Think Alice In Wonderland themed and filled with rustic charm and that’s exactly what to expect at Rakeru, Namba branch.
Mushroom and cheese omu rice with demi glace sauce (980 yen).
When I had my first bite into the omurice, I was certain I fell in love. The egg is runny and luscious on the inside, combines well with the sauce, which didn’t drown out the other taste.
The curry rice within further enhances the layers of flavours, giving an extra savoury dish with a hint of sweetness.
Let’s not forget about the mushrooms and cheese, a combination that is built to last. Also, their bread is exceptionally fluffy and pillowy, with a buttery centre that makes it so irresistable. Psst, you can buy home a pack of their buns if you absolutely love it.
Rakeru: Namba CITY Main Building 1F, 5-1-60, Nanba, Chuo-ku, Osaka-shi, Osaka, 542-0076 | Tel: +81-6-6644-2806
Gomaya is God’s gift to mankind, really. Quintessentially Japan-esy, Gomaya literally translates to Sesame House, so you now know what they hold in store.
Situated on the 8th floor of Takashimaya is this gem that you definitely have to try.
Set Lunch of Black Sesame Soba and Chirashi Don (1780 yen).
A shout out to the black sesame cold soba that was extremely fragrant, chewy and delicious. It has captured my heart. Every dish or set lunches are infused with sesame, making it more fragrant.
They have a bottle of white and black sesame mixed with salt, where you can ground your own and slather more sesame unto your dish. At some point I was literally pouring the black sesame onto all my dishes, and yes of course we bought a takeaway bottle, which I also added to my black sesame ice cream.
Gomaya: 8F, 5-1-5 Nanba, Chuo-ku, Osaka 542-8510, Osaka Prefecture | Tel: +81 6-6631-1101
While I’d love to try all the street food in Osaka, it is humanely impossible unless I spend a good year there. Here’s two stalls that I tried and you should too. You can find both stalls along the Dotonburi outdoor stretch.
2 pieces for 900 yen and you can vividly taste the nicely charred flavour in the flesh of the crab. It is sweet, aromatic and definitely fresh. Quite a damn steal I’d say.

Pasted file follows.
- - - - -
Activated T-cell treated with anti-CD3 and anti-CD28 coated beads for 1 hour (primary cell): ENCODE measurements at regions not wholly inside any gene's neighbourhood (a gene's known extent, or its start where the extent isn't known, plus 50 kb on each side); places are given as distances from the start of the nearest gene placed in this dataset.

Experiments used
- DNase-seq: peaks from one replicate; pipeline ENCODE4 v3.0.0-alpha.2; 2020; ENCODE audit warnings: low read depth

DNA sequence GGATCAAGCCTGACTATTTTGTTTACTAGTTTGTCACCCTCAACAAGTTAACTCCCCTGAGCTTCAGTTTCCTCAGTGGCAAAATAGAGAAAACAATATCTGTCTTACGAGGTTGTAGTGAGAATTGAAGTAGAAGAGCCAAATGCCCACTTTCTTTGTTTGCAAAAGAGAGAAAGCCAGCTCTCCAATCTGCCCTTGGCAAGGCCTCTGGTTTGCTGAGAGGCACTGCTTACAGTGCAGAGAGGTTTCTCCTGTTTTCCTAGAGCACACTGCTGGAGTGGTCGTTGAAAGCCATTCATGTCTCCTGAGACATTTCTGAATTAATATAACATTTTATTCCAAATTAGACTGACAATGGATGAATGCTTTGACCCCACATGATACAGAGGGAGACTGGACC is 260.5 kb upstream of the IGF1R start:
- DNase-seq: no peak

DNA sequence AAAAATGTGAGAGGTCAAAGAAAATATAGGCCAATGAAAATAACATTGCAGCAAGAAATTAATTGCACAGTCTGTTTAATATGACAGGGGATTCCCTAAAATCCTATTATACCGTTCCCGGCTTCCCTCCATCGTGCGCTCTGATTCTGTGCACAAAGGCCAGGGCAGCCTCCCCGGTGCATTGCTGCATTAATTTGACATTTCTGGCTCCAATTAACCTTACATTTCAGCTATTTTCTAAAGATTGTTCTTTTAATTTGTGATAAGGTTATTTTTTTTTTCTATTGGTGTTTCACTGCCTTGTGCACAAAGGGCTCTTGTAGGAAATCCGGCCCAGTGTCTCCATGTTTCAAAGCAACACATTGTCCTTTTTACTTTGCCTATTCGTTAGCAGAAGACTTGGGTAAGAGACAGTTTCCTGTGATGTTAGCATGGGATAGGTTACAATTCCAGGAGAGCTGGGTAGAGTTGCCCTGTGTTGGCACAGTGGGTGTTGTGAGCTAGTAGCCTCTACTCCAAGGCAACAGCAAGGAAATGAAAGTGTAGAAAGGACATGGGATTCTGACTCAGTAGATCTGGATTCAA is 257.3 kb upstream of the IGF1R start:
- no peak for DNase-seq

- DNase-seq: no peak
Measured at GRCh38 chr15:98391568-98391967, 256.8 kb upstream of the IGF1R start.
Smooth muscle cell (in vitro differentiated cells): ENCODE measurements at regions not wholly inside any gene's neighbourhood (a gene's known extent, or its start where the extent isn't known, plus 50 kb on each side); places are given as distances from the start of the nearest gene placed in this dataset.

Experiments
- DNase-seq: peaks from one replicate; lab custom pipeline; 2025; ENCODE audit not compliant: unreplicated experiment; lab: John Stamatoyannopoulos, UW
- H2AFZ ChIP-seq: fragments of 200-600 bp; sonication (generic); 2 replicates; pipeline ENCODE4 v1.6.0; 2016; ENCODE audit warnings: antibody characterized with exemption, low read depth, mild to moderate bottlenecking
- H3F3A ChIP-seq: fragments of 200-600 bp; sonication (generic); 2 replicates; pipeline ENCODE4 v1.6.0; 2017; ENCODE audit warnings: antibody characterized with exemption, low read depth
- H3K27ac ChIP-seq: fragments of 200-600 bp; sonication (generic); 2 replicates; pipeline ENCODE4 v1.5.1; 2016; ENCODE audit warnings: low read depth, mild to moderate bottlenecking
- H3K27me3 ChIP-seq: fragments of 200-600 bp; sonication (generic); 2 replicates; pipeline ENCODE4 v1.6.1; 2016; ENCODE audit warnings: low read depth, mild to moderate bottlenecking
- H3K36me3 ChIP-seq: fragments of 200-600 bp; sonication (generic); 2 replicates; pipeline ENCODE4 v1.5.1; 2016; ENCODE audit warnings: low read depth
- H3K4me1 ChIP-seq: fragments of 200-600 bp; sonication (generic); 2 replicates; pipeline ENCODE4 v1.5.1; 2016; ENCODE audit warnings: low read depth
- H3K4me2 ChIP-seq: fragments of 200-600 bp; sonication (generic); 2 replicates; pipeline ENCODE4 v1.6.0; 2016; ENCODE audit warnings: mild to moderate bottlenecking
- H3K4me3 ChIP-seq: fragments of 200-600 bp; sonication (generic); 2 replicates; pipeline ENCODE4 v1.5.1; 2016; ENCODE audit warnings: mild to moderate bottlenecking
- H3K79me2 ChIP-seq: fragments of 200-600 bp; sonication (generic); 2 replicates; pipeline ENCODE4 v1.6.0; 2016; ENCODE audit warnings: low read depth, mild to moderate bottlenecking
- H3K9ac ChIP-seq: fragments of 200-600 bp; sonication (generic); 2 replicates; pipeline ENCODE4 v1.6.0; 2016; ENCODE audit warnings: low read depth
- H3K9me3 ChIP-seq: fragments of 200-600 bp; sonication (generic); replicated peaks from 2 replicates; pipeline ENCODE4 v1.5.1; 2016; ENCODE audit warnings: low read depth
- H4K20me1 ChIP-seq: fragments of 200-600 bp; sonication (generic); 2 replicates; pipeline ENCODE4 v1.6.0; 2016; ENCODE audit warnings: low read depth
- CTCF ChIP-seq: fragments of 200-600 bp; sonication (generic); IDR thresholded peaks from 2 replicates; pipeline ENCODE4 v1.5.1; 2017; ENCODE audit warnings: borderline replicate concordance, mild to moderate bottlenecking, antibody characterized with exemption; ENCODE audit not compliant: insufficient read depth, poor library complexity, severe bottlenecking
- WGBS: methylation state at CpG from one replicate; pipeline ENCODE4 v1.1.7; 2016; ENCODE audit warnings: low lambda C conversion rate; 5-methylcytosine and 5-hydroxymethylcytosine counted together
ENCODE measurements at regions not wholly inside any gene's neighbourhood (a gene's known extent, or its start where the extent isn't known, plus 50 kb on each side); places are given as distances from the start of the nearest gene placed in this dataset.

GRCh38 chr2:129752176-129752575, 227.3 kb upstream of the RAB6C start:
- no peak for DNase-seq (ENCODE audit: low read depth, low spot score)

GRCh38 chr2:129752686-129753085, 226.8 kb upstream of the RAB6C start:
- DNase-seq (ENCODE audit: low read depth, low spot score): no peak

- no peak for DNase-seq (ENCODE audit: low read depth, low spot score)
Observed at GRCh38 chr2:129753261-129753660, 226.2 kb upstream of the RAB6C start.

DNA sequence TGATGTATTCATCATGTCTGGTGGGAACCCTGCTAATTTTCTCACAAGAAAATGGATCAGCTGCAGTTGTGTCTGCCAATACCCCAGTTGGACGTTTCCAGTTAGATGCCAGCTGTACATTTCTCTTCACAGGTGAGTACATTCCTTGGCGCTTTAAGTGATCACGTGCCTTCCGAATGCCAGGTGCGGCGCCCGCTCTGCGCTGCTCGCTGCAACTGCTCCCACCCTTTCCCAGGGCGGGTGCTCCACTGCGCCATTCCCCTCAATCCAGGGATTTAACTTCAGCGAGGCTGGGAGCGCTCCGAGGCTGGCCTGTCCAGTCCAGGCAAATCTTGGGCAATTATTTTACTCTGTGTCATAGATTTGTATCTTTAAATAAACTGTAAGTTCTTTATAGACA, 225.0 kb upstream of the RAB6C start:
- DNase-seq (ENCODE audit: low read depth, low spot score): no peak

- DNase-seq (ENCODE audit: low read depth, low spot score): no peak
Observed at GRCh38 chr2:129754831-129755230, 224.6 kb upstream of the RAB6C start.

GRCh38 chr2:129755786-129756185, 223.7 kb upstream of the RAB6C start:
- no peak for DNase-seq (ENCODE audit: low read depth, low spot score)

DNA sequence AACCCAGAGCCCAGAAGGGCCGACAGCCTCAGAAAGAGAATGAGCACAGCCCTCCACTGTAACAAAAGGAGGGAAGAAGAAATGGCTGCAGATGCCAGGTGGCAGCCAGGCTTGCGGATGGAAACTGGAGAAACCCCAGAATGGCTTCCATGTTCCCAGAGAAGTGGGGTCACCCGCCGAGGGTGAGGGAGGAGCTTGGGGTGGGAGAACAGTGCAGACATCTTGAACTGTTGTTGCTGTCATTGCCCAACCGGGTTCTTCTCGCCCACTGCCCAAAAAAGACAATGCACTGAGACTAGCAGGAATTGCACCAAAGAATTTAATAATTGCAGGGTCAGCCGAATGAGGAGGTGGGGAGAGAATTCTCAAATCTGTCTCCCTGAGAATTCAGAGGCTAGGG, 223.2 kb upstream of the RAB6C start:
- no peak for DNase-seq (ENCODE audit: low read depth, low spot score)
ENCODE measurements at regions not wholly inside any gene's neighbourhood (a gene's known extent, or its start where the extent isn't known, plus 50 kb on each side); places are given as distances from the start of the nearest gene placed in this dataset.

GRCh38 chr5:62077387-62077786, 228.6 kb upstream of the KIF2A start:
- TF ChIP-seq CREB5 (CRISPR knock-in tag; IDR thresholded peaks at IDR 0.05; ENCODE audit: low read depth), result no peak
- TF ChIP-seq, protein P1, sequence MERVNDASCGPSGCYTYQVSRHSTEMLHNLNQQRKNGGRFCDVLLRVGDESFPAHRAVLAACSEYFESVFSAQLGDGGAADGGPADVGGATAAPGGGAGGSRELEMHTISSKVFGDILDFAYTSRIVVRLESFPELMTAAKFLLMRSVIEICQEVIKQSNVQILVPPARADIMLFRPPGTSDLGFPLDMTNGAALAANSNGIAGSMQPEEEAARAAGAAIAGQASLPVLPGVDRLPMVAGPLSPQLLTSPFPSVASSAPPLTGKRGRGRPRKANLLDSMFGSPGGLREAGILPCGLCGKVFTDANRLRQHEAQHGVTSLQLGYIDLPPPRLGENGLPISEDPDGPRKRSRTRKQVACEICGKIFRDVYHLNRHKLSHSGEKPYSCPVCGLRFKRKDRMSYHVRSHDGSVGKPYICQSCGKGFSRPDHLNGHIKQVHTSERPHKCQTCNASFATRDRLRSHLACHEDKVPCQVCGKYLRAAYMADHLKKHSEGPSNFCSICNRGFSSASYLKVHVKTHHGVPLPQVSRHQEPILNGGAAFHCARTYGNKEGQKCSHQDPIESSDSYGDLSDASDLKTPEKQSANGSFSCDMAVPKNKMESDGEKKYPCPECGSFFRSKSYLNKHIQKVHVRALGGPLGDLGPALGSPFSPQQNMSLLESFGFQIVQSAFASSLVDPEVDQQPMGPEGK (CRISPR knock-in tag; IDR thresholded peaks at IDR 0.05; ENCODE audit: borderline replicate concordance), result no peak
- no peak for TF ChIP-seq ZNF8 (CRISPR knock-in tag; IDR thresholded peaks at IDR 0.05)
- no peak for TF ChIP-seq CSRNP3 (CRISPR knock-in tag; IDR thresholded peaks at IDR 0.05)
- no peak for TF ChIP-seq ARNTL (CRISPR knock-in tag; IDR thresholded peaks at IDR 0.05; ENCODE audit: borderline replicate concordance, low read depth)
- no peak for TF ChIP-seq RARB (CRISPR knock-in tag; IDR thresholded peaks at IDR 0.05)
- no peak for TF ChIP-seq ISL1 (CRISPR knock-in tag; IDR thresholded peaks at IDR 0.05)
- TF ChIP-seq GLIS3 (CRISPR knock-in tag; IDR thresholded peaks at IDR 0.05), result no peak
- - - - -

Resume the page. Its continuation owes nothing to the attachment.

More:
Seared on the spot, the scallops (500 yen) are plump. It is sprinkled with a dash of lemon juice and butter which makes it all the more decadently enjoyable and refreshing to have with the seared aroma, while retaining the briny seafood goodness.
Here’s moving onto another area, Shinsekai.
This area used to be a new and modern chic district before the war, and now, it retains its old charm, though not as new nor chic anymore. It is modelled after NYC and Paris, as shown by their Tennoji tower that bears resemblance to the Eiffel Tower.
Extremely characteristic of itself, there are tons of cute cafes and kushikatsu places. Here, you can also find a whole stretch of izakayas that are small and cosy, which are very localised.
You can also play pachinko, old school pinball, mahjong and old school street fighter arcade machines. Ah the nostalgia.
Red Bean Hotcakes (800 Yen)
They are made fresh so you might have to wait for quite a bit, but it is definitely worth your time. Super fluffy, the homemade batter is slightly sweet on its own, not like the usual bland ones. It pairs well with the red bean, to give a well balanced dessert.
Decked in a super retro and quaint interior, I definitely relish in the decor and wished there were more places like these in Singapore. It is helmed by ojisans (uncles) and the menu is handwritten in Japanese. While they barely speak English at all, there are artificial models of the food they serve that you can point to.
Do Re Mi: 1-18-8 Ebisu Higashi Naniwa-Ku, Osaka, Osaka Prefecture | Tel: +81 6-6643-6076
Moving onto the rich in heritage 16th century Osaka Palace that is surrounded by moats and gardens, there are tons of stalls and push carts around.
Head for the shaved ice if you’re there during Summer, or indulge in takoyaki and soft serves. Either way, you’ll be satisfied.
On your way up to the palace you’ll be tempted to get shaved ice at the first cart, but trudge on for a bit more and you’ll find more choices at lower prices (500 Yen) as compared to the original 1200 Yen.
While the former is cheaper, I haven’t tried it and I can only vouch for the latter’s quality.
And get yourself a serving of really long fries topped with mentaiko (800 Yen). It is fragrant, crisp and definitely savoury.
2 cold deli and 1 hot deli (850 yen).
Finally got a chance to try the Muji cafe in Japan, you bet I was super excited. I did not have any idea what I was getting into but I thought, if it’s a popular deli, it must be something delicious.
It turned out to be chicken gizzards but I really didn’t mind it at all, think creamy and soft mash.
Curry Rice (800 yen).
Oh this was really the deal breaker for Muji cafe in Japan as opposed to the one in Singapore. The one back home is extremely limited, serving only the basics of deli and the not-so-extensive drinks list.In Osaka, the deli serves coffee float (500 yen) and soda cream (550 yen). Ah, where art thou yummy things.
Mille Crepe Cake (360 yen).
Mmhm, super creamy and milky while remaining incredibly light. The layers of crepe are fragrant with a distinct aroma from the eggs, both flavours combine well and it’s no wonder the stall in Singapore has their mille crepe cake sold out asap.
Doutor Coffee: 1-8-2 Nanba, Chuo Ward, Osaka, Osaka Prefecture 542-0076, Japan | Tel:+81 6-6213-2650